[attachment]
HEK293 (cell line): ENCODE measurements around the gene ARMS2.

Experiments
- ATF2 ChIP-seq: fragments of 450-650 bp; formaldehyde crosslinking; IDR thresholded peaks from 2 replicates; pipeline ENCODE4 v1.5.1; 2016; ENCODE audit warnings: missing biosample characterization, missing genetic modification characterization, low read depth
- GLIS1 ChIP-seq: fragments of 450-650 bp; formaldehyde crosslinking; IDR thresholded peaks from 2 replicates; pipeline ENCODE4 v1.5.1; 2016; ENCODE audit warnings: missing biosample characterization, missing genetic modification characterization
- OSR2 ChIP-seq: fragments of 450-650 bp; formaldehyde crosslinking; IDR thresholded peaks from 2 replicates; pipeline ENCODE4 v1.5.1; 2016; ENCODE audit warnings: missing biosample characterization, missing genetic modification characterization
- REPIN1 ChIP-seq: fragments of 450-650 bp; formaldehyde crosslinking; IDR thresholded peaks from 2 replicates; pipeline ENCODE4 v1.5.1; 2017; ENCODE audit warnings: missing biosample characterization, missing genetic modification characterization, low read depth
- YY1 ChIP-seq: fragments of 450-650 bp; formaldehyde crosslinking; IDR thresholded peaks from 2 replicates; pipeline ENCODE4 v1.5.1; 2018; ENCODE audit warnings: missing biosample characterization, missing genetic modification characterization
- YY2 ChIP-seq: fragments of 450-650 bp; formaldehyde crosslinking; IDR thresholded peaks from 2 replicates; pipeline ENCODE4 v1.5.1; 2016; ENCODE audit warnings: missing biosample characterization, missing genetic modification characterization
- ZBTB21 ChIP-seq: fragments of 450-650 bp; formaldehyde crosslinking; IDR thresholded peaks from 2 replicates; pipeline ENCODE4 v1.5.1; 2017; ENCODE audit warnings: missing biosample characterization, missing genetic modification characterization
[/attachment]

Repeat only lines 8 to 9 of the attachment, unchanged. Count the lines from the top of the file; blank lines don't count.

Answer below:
- YY2 ChIP-seq: fragments of 450-650 bp; formaldehyde crosslinking; IDR thresholded peaks from 2 replicates; pipeline ENCODE4 v1.5.1; 2016; ENCODE audit warnings: missing biosample characterization, missing genetic modification characterization
- ZBTB21 ChIP-seq: fragments of 450-650 bp; formaldehyde crosslinking; IDR thresholded peaks from 2 replicates; pipeline ENCODE4 v1.5.1; 2017; ENCODE audit warnings: missing biosample characterization, missing genetic modification characterization